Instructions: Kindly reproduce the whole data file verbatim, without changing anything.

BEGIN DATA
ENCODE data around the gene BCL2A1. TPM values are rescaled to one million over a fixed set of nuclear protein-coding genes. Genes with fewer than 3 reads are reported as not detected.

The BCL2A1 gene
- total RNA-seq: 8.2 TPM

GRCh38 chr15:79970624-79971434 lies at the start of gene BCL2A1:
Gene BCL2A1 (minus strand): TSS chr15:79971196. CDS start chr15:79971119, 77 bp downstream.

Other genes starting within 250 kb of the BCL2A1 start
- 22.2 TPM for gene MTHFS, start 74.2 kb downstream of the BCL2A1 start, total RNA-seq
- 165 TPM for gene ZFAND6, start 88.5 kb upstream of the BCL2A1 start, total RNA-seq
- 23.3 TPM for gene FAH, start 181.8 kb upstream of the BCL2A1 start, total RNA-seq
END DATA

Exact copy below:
ENCODE data around the gene BCL2A1. TPM values are rescaled to one million over a fixed set of nuclear protein-coding genes. Genes with fewer than 3 reads are reported as not detected.

The BCL2A1 gene
- total RNA-seq: 8.2 TPM

GRCh38 chr15:79970624-79971434 lies at the start of gene BCL2A1:
Gene BCL2A1 (minus strand): TSS chr15:79971196. CDS start chr15:79971119, 77 bp downstream.

Other genes starting within 250 kb of the BCL2A1 start
- 22.2 TPM for gene MTHFS, start 74.2 kb downstream of the BCL2A1 start, total RNA-seq
- 165 TPM for gene ZFAND6, start 88.5 kb upstream of the BCL2A1 start, total RNA-seq
- 23.3 TPM for gene FAH, start 181.8 kb upstream of the BCL2A1 start, total RNA-seq